Travel Journal

The Glory Days of Travel

Today you can log on to kayak.com and book a trip anywhere in the world within minutes. The possibilities are endless. Departing from any major airport hub in the world, you can journey around the globe in a matter of hours.  Air travel is quick, relatively cost friendly, and efficient. But did we lose something along the way? Although travel throughout the world has increased, today’s travel also holds the largest scale of customer dissatisfaction than ever before. Raise your hand if you like check bag fees or paying $6.00 for a pack of granola? "It's only $5.00 if you use your Continental Mastercard!" Airline passengers and employees alike report displeasure with quality, courtesy and a decrease in the overall enjoyment of travel.

It is possible that the best solution for current dissatisfaction can be rectified by looking to the past instead the future. World travel, from luxury train travel in the 1940s to the jet age of the 1950s, was indeed glorious.


Mention the ‘glory days’ and avid, seasoned travelers will immediately identify the reference to the 1940s train travel.  Luxury train travel was indeed magnificent, upscale and celebrated by both passengers and employees. Train tickets purchases concluded with a handshake from friendly, energetic ticket agents leading to excitement for passengers. That sure beats the impersonal kiosks that are just begging to tack on fees to your trip.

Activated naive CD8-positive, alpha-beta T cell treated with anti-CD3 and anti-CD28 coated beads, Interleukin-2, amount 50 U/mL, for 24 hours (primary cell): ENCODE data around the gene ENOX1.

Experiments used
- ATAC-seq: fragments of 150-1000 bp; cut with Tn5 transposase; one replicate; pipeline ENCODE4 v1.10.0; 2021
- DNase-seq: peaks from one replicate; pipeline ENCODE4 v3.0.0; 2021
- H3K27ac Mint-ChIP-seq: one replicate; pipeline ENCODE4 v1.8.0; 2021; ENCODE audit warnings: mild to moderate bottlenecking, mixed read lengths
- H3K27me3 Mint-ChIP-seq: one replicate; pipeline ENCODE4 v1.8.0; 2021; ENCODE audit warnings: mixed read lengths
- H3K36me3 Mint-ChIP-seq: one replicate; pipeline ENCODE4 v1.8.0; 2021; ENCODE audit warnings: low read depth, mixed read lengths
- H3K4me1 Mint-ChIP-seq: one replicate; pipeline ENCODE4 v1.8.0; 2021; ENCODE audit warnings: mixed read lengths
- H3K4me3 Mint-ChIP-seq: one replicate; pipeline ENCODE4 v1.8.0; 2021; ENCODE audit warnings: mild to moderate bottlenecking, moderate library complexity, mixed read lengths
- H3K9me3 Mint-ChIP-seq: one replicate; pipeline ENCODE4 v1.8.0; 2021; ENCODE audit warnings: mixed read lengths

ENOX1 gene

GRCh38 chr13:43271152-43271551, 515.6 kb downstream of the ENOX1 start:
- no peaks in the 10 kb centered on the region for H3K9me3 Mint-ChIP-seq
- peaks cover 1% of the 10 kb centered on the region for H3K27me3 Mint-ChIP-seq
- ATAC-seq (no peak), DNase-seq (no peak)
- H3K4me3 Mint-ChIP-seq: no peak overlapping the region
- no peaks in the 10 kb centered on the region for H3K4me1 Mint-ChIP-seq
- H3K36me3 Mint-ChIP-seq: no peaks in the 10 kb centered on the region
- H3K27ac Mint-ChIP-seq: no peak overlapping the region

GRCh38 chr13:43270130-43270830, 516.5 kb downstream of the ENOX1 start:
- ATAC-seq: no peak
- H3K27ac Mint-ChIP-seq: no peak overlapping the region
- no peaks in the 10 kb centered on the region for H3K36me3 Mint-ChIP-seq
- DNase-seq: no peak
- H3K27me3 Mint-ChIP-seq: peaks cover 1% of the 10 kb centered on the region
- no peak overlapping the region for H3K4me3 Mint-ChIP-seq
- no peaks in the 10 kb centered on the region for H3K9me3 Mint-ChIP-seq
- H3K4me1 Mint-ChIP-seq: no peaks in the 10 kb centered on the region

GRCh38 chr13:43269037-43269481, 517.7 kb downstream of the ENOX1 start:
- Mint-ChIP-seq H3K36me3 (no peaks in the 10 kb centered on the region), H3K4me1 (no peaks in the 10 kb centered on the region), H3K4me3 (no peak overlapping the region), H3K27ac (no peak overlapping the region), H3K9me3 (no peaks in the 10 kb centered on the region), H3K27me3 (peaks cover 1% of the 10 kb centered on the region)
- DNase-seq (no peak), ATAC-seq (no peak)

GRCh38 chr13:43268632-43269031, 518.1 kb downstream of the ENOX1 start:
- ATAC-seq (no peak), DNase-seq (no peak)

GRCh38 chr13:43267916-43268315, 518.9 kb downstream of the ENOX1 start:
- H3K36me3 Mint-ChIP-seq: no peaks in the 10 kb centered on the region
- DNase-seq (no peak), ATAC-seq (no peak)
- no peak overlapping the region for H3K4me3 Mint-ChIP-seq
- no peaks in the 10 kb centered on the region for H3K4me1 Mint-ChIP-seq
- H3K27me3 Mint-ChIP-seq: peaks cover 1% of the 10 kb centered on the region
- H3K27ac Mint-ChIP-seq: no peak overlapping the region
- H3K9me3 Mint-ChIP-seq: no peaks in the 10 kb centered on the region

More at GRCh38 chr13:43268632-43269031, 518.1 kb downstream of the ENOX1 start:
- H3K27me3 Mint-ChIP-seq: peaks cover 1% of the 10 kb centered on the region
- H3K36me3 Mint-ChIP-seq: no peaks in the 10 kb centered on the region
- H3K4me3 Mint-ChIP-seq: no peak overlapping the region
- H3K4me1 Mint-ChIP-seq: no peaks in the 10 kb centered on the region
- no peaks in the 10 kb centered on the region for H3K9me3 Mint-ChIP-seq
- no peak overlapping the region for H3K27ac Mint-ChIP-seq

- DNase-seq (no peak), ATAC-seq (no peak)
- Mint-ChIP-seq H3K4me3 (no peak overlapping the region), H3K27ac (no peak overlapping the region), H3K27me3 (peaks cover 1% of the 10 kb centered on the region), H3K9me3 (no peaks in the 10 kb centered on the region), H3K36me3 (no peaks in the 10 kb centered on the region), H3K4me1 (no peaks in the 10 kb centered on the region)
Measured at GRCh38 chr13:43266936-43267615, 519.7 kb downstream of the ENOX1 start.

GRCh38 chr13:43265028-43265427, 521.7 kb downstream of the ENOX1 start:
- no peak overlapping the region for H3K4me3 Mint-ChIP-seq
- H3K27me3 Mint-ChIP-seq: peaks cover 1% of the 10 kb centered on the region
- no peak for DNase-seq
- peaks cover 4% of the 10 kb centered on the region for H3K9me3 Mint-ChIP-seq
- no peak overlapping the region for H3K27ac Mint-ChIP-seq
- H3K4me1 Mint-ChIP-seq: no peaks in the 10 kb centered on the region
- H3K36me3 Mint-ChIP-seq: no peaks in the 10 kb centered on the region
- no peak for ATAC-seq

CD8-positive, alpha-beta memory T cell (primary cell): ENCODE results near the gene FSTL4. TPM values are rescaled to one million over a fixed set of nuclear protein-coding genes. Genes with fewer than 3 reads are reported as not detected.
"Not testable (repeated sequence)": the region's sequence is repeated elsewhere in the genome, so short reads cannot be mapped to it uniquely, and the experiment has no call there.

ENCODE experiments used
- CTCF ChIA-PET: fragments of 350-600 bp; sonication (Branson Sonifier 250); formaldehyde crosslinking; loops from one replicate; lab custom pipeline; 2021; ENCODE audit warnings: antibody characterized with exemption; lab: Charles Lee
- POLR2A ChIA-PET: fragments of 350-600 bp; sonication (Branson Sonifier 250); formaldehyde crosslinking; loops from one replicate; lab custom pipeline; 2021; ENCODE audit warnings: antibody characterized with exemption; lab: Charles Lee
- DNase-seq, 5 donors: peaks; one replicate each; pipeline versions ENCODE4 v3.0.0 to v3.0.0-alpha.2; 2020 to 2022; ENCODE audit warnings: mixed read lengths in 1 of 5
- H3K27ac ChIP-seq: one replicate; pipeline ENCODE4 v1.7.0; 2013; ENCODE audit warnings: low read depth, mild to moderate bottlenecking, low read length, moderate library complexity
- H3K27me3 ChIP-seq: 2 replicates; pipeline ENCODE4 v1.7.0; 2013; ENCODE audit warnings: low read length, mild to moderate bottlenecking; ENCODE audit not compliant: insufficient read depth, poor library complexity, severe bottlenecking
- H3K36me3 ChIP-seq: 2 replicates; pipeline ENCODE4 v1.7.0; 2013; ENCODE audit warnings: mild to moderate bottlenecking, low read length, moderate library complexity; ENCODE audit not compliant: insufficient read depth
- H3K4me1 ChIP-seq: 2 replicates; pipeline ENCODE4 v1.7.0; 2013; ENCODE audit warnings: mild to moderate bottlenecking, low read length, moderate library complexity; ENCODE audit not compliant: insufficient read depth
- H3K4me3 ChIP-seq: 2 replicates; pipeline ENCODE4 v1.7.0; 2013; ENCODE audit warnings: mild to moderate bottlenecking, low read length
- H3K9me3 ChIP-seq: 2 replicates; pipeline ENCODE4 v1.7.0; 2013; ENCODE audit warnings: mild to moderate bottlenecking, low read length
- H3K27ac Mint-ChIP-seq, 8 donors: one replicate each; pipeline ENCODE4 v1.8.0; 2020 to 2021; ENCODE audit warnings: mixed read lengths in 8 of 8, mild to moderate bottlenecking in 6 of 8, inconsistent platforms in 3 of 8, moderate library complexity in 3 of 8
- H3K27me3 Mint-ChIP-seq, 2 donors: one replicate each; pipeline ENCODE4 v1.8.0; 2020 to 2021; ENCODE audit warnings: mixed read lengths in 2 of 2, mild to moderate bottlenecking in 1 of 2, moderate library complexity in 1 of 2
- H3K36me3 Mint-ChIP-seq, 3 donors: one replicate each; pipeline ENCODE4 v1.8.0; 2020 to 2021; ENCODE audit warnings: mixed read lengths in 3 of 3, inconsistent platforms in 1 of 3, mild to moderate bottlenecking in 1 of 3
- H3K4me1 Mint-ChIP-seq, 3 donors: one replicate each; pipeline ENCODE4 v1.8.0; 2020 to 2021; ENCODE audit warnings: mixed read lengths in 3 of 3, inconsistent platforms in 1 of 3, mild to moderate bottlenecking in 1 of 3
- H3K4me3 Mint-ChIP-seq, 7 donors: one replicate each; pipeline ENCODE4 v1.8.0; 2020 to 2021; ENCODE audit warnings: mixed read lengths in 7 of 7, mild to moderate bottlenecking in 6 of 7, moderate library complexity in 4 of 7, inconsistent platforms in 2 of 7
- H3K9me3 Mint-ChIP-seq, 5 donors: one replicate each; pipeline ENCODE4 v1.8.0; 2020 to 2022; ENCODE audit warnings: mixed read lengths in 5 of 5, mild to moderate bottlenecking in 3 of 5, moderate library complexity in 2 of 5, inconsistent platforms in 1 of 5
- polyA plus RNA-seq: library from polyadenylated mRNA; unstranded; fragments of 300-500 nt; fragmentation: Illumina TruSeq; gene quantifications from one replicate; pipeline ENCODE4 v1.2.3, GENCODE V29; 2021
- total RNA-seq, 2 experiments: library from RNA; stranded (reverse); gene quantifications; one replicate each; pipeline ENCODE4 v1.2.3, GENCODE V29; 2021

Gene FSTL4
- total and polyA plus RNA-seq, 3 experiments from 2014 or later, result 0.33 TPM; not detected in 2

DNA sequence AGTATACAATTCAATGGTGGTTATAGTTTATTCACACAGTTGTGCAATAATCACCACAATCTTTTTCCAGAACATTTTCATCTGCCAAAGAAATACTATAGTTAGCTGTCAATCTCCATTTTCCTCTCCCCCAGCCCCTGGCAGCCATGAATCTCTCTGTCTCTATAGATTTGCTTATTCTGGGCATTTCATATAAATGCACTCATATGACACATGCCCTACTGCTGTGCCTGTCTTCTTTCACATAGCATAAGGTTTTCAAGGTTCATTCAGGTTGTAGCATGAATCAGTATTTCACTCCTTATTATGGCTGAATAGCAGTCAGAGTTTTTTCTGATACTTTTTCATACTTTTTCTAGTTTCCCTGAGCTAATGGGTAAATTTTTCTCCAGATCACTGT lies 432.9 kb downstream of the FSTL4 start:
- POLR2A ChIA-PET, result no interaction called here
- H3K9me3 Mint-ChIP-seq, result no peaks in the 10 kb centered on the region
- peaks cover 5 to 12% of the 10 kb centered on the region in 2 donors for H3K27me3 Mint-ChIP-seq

Train operators bellowing the words “all aboard” signaled the beginning of a great adventure, as passengers were excited to explore all the aspects of the train's luxury travel service.  Both men and women traveled in style and elegance as the clothing and luggage choices of passengers reflected the luxuriousness of the train.  A man traveling without a hat or tie was like flying through O'Hare without a delay. It never happened. Quality crafted handbags and luggage were also a  reflection of the elegance of passengers.

"Thanks for the tip.Your purse is beautiful. Is that a Satchel & Page?"

Since journeys were long, train operators actually made customer comfort a priority. Imagine that! Think about eating a well-cooked filet alongside a bottle of Cabernet while being served by a waiter in a tuxedo. That wouldn’t suck, right?  And imagine actually talking to fellow passengers as you enjoyed the ride. Apple hadn’t been created yet, so modern day amenities/distractions like smart phones and iPads were non-existent. 

Perhaps the greatest distinction of luxury train travel of the glory days was the identification of a streamliner by its name. Recognizable names including Southern Belle and Olympian Hiawatha identified a luxury train and its route in a more noble method compared to today’s airline fight number consisting of mere digits. Journey with us as we recall the days of luxury dining cars, five star sleeper cars, and glass domed tops as we take a closer look at the Olympian Hiawatha in our next blog entry!